That Popeye DVD is nearly flawless, and it's hard to think of a better animation DVD. So good and so much fun. I wish they'd done the Looney Tunes dvds like this. It will take me a while to go through it all. I did notice some very slight effects of DVNR in Popeye Meets Ali Baba when I freeze framed but it's hard to complain since you can see so much more detail (and more footage) than any other print I've seen. Haven't noticed any in any of the other cartoons yet. My only other complaint is that it didn't have all of the year 1938. Two of my favorites, Goonland and The Jeep, will have to wait until the next set.

Joseph said...

Hey John. Got a question for you about the episode George liquor's wilderness adventure. If at all possible I'd like to communicate via email with you. Mine is shaggsbud@gmail.com

David Sloss said...

I don't want to see real physics Barbara--I wanna see the kind of exaggerated caricatured movement that can only be achieved through animation. I'm not a naysayer of the Popeye toons--I think some of them are excellent and highly entertaining--I don't think this a particularly good example though.

flashcartoons said...

i did just pick up the popeye box set, it was expensive compared to some of the other american cartoon boxsets but well worth it

Dume3 said...

Can anybody tell me if the cartoons on this set are DVNR'd or if anything else has been done to them?

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Hammerson said...

>> Can anybody tell me if the cartoons on this set are DVNR'd or if anything else has been done to them? <<

I have this set for several days and so far there seem to be no DVNR, only some JPEG-like artefacting on several cartoons, but nothing too serious. It's a fantastic set, and these are some of the greatest and most entertaining cartoons ever made.

NateBear said...

totally off topic. I just witnessed direct sponsorship online. I watch the video podcast of this fellow, Liam Lynch (most famous for that "United States of Whatever" song.) The show is mostly him being himself, writing funny songs and doing sketch comedy and just plain talking to the audience (reminds me a lot of Soupy Sales and old-fashioned TV). Anyway, the cost of teh bandwidth needed to broadcast his show became so exspensive that he had to get an advertiser to fit the hosting bill. Luckily he gota deal in which he basically makes his own commercial any way he wants for the company, Wizzard Media. This info is nothing spectacular, but it shows that your predictions are coming true, John.

GOD! Why does everyone have to mow their lawn all the fucking time can't lawn-mowing be restricted to a certain 2-hour period of time so i can enjoy my yard for the other 22hours of the day.

JohnK said...

Yes, it is DVNRed, but not as bad as some other cartoons.

You can see it during walks and pans. Popeye keeps going in and out of focus.

The contrast has been turned way up too, which makes the film flash bright and dark, so it flickers.

Lines have been sharpened and thinned. They have stair-step effect. In long shots the faces almost disappear.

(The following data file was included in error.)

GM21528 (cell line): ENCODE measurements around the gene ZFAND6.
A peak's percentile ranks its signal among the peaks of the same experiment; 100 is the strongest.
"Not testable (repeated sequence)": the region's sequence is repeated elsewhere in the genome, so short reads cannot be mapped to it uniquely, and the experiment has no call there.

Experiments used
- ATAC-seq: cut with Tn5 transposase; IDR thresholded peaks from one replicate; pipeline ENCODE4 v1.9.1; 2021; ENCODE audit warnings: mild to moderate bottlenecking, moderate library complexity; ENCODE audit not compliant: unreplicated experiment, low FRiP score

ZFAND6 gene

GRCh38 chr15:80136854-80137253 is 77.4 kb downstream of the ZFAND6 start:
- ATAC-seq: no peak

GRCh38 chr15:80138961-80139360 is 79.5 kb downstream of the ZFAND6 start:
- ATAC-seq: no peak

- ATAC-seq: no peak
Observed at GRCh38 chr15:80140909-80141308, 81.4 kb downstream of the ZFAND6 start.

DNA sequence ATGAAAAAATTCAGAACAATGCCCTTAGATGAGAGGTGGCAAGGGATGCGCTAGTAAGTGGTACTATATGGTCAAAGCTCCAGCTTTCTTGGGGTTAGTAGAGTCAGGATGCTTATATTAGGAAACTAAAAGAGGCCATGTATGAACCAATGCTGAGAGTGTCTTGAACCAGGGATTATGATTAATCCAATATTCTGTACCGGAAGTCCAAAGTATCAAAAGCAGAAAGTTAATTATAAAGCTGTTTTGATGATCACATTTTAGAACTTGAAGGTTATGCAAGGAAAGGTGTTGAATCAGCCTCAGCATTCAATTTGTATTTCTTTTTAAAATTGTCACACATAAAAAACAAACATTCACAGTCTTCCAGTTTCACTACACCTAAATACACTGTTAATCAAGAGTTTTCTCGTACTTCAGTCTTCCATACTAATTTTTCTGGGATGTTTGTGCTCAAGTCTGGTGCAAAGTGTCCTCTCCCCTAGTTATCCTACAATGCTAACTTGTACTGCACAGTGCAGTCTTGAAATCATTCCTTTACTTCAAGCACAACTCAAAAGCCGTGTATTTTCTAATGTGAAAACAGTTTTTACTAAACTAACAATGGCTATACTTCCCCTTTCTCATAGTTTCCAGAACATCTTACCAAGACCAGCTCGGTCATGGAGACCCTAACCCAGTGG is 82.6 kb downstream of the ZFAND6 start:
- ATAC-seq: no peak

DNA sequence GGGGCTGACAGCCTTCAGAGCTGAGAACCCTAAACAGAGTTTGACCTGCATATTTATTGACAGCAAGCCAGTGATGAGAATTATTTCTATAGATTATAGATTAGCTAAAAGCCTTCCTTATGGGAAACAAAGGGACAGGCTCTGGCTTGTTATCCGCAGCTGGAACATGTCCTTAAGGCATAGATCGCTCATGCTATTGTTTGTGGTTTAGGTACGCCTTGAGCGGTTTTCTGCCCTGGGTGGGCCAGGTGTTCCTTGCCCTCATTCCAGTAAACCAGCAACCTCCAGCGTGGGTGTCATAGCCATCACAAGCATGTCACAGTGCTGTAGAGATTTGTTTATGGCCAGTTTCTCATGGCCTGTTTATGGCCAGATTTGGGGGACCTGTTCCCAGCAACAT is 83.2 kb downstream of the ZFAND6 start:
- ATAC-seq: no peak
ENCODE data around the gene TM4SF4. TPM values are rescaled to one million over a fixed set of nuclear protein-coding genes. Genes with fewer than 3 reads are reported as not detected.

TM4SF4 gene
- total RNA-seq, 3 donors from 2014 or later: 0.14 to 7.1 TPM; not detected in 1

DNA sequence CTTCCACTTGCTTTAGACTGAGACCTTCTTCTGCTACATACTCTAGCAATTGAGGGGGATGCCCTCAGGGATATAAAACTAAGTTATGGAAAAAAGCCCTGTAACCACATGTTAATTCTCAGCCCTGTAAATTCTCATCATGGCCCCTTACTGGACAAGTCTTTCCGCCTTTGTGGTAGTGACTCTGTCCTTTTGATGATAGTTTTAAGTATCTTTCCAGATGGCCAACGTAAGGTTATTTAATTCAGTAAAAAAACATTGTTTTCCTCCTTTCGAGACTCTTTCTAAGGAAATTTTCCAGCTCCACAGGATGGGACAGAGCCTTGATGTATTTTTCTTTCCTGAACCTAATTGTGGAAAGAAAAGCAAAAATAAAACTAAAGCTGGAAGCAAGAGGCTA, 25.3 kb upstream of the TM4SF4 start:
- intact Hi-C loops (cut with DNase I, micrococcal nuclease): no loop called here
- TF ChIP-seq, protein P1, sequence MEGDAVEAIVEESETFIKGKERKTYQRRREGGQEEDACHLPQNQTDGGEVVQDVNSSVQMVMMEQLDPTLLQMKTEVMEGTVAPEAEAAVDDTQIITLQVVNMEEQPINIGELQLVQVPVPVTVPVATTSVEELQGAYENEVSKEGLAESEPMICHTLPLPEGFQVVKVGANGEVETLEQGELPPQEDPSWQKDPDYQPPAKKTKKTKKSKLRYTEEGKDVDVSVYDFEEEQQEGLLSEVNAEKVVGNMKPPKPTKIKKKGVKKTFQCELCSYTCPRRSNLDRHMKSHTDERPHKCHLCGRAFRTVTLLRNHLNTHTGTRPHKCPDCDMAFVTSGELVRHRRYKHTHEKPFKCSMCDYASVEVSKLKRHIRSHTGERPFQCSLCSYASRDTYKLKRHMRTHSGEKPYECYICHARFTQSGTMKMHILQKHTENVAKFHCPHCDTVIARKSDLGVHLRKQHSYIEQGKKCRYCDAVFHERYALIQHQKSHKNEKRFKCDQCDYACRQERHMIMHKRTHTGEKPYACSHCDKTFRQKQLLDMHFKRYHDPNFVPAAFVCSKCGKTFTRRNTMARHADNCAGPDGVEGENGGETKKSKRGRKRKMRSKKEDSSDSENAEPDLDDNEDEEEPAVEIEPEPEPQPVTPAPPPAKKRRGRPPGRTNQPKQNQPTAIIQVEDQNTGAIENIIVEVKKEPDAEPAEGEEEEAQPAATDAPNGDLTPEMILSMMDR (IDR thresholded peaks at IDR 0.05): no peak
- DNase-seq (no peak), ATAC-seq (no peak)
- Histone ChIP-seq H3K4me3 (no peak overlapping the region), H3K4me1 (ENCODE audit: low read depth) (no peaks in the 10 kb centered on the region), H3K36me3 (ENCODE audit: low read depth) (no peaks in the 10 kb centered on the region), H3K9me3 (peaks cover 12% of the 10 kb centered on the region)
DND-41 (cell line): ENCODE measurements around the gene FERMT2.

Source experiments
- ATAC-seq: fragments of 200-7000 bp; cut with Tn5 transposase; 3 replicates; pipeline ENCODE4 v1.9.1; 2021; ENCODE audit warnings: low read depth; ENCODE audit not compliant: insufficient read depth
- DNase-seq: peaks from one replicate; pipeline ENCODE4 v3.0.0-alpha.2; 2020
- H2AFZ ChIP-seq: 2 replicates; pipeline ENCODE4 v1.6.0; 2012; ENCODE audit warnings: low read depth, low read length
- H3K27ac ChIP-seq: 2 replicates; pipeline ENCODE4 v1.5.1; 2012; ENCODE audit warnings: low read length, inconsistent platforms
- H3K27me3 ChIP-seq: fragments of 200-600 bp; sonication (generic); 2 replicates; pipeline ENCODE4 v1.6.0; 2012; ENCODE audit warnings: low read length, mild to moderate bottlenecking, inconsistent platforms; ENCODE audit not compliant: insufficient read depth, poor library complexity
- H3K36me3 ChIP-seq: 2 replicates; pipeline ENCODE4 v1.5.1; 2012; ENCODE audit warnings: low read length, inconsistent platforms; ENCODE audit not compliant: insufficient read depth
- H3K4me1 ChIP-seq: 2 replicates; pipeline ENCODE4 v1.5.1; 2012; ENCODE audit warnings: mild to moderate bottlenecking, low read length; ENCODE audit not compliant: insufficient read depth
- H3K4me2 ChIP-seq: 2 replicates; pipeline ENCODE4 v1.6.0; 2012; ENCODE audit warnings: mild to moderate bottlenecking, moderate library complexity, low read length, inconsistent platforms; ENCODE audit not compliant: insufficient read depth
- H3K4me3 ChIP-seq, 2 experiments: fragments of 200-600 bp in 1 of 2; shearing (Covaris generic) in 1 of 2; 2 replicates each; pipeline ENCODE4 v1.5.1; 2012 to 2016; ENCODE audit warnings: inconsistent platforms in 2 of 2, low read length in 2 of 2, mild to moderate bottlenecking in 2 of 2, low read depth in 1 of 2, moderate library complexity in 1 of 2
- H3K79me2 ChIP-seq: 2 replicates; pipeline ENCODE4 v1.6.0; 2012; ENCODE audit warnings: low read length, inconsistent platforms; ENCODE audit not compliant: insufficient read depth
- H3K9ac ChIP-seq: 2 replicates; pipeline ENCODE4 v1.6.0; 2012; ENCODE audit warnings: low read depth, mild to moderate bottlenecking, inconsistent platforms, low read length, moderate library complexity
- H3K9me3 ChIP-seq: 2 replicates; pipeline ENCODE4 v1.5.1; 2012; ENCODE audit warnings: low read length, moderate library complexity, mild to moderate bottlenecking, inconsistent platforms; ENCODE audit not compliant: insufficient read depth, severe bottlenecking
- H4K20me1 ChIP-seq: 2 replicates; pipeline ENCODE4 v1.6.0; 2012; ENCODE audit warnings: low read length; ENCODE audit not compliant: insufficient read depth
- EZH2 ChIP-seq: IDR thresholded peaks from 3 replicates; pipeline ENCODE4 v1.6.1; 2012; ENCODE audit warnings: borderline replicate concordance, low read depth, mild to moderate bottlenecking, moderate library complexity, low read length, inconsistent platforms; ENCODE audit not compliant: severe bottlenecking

This set is not as bad as the Looney Tunes or Woody sets, but I still don't understand why they do this stuff to the films at all.

Why can't they just leave DVNR off?

Dume3 said...

I don't get it either. Do any of you remember the special feature on one of the Looney Tunes Golden Collection sets where they dicuss their "restortion". They show one of the technicians working on "Corny Concerto" and boosting the color of Porky's red hunting hat until it looked like it was on fire! And they left it that way. They manner in which they arbitrarily play around with these peices of history is sickening.

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Mr. Semaj said...

Is this the same one where Popeye literally knocks Bluto across the globe?

David Nethery said...

I'm loving this new Popeye DVD . These shorts are great , with wonderful animation .

John, do you know why Robert McKimson was so down on the Fleischers ? In the only interview he gave before his death in 1977, McKimson commented "we tried to learn from Disney... but we would never look up to anything like Terrytoons or what Fleischer was doing. Popeye cartoons are terrible. They look like a child drew them."

Roo said...

has anyone ever seen a skinny old man that actually had much bigger foerarms than bicepts in real life. i thought that popeye was drawn goofy just cause it looked cool but its a caraciture of a real old man i didnt know that was physically possible but a guy i work with has those exact features and even talks like popeye, has no teeth except he would probably scare children. its bizar to see a person with those proportions

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Jim Rockford said...

There's nothing like good old fashioned cartoon violence!Cartoons used to be brutal and manly! (and hilarious)
They went after each other with bats,frying pans,etc.Teeth got knocked out,characters go shot,and would commit suicide!
Now look at the crap cartoons have become......RRRGgghHH..makes me want to commit some cartoon style violence!